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Resources → EditorsPublication ethics for editors and reviewers

The policies and guidelines provided on this page are put in place to protect the quality and integrity of all forms of scholarly practice and research, as well as the reputations of the publications produced by Maney Publishing and the learned societies that we represent. To view Maney’s full policy and guidelines that authors are asked to read prior to publication please click here.

Maney has compiled documents to guide editors and reviewers through the process of dealing with each issue raised by publishing ethics.

One important element of dealing with any suspected violation of Publishing Ethics is confidentiality. The whole peer review process should be treated as confidential and sensitive. Any suspicion that Publishing Ethics have been violated should be treated in the same way.

Committee on Publication Ethics (COPE)

Maney Publishing is now a member of COPE which has a number of useful resources, such as guidelines, discussion papers and the COPE Code of Conduct. For more information, please visit the website.

Maney recommends the COPE Best Practice Guidelines for Journal Editors as well as our own procedure documents available here.

COPE also provide an excellent set of flow charts to aid editors and reviewers when instances of suspected violation of publishing ethics occur. Advice on offer includes what to do when:

•    Suspected duplicate/redundant submission occurs
•    Suspected plagiarism occurs
•    Suspected fabrication of data occurs
•    Changes in authorship occur
•    A reviewer suspects undisclosed conflict of interests
•    A reader suspects undisclosed conflict of interests
•    An ethical problem with a manuscript arises
•    An editor suspects that a reviewer has appropriated an author’s ideas or data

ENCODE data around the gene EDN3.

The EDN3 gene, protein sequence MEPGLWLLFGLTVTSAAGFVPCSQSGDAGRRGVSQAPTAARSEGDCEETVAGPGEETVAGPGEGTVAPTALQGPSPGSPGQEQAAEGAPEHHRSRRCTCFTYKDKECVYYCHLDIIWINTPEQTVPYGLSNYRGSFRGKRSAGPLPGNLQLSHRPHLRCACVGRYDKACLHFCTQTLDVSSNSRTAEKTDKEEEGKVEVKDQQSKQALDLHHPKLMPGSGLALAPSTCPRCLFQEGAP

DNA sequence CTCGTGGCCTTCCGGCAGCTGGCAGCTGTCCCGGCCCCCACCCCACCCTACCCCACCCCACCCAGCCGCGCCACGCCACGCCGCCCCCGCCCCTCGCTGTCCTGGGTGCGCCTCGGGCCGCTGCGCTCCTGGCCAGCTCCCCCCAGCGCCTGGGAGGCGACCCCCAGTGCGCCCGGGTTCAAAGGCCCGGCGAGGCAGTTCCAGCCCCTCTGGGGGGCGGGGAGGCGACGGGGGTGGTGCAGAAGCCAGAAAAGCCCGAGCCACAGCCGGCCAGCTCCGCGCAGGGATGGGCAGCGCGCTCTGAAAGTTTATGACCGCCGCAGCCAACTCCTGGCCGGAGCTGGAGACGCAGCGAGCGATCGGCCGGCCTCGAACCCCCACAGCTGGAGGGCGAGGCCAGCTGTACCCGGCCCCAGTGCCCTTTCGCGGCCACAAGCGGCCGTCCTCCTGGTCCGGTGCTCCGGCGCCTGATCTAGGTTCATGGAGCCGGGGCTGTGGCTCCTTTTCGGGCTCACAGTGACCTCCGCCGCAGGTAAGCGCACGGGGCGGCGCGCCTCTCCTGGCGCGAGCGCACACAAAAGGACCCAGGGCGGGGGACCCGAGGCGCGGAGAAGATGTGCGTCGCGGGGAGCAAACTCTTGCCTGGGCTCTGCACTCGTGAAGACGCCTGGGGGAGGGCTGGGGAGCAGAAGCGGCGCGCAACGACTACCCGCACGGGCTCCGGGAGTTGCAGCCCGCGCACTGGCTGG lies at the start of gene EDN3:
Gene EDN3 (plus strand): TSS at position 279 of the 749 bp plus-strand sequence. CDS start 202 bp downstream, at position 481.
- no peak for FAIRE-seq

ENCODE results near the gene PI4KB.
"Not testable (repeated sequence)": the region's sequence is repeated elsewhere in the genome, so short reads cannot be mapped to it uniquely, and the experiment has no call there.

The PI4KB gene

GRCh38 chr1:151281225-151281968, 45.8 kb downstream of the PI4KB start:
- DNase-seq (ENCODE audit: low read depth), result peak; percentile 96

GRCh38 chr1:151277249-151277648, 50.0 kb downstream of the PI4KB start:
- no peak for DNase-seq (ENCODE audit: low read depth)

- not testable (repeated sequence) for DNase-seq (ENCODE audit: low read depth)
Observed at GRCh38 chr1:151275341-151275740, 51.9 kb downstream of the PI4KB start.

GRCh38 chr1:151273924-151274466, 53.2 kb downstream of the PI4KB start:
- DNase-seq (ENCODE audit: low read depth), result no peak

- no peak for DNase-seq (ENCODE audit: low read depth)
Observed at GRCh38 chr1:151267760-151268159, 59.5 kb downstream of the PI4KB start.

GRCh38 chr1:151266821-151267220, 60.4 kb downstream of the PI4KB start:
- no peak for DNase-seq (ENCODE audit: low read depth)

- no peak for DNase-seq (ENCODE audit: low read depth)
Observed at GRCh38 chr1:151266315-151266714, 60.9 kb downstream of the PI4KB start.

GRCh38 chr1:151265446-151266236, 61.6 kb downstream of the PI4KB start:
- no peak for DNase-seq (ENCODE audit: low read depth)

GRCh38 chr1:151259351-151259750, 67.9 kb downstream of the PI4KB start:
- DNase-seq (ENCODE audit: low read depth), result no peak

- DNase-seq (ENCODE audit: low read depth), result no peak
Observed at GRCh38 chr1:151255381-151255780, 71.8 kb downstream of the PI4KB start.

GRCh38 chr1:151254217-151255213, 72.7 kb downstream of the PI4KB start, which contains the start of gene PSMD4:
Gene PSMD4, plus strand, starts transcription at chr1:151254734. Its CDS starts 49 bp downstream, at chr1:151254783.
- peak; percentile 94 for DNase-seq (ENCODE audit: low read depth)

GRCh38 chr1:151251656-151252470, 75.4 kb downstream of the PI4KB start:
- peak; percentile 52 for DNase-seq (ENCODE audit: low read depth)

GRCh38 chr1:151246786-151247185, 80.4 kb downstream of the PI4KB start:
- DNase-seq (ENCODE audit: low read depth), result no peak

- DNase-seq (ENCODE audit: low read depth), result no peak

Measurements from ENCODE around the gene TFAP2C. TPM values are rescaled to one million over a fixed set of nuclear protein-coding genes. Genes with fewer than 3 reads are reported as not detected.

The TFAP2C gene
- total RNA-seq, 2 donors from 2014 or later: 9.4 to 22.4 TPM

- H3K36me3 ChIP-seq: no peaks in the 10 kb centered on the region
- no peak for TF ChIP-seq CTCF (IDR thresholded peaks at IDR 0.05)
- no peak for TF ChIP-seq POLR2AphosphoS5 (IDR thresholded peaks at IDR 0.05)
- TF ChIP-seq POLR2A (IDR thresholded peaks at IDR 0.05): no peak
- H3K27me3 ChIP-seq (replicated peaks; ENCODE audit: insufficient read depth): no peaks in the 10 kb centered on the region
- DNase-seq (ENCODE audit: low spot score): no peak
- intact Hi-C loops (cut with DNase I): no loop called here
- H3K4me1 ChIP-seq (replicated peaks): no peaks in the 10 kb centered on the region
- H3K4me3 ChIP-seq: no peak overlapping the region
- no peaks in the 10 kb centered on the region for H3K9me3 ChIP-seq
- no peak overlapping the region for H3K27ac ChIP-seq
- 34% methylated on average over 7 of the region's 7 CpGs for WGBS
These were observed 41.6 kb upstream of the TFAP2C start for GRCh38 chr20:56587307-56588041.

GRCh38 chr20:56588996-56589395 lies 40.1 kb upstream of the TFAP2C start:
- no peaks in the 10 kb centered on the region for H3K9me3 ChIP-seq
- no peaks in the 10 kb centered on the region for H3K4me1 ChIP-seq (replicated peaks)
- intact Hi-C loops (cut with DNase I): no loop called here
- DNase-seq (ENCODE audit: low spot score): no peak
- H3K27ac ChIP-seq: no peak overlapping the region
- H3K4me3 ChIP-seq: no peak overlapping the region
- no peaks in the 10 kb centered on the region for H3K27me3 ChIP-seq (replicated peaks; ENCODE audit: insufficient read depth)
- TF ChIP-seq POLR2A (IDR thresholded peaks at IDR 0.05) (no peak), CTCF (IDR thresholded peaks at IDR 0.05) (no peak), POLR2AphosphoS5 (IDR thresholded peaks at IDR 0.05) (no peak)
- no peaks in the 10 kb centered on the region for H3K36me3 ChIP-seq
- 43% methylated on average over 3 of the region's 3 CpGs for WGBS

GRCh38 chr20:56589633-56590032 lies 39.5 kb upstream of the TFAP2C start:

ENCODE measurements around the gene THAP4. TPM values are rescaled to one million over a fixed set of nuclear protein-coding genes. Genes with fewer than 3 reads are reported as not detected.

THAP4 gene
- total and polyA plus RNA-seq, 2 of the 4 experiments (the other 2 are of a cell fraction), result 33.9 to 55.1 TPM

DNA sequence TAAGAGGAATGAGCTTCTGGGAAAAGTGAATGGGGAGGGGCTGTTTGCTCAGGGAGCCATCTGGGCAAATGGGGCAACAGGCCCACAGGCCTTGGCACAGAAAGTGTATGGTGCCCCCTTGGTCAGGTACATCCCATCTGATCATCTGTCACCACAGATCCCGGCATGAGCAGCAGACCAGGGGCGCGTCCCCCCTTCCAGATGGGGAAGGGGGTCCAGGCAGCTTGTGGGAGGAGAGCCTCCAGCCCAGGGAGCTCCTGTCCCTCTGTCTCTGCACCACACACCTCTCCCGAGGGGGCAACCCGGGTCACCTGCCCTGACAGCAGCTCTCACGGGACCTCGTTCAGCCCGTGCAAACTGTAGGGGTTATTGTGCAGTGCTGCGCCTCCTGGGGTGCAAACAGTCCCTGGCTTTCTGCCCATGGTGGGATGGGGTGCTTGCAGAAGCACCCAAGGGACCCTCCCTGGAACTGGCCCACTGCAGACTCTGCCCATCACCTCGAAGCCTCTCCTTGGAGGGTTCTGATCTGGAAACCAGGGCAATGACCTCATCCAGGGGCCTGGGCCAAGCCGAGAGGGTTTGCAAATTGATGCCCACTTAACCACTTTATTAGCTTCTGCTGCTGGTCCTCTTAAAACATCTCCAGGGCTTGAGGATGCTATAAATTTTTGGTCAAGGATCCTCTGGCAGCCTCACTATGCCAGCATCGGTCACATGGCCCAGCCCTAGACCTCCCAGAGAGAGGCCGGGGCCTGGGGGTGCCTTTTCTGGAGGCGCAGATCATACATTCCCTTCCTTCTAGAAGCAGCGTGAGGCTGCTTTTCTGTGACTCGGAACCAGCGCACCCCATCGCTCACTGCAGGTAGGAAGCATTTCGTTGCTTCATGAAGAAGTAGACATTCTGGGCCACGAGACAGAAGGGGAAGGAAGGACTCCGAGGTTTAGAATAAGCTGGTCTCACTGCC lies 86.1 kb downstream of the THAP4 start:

For a full list please visit the COPE website.

Reviewer Responsibilities
Maney Publishing appreciates the essential role of the reviewer in the publishing and dissemination of scholarly research. We therefore request that reviewers read our Publishing Ethics prior to conducting a review for a Maney journal, as an aid to carrying out their duties and to ensure they act in full awareness of our policies and practices.

It is the responsibility of all reviewers to deal with requests from editors to review papers, and make those reviews, in a timely manner, with care, consideration and above all objectivity, exercising confidentiality at every stage. It is appreciated by authors when reviewers explain and support their judgements so that comments may be fully understood. Reviewers should not retain copies of any article that they review.

Conflicts of interests – if a reviewer believes that his/her relationship to an author, if known, or the subject matter of an article, may constitute a conflict of interests for any reason, this must be disclosed to the journal editor.

Redundant submission or plagiarism – if a reviewer suspects for any reason that the author may have submitted the paper in the same or similar form to another publication, or suspects that plagiarism has occurred, this should be discretely bought to the attention of the journal editor.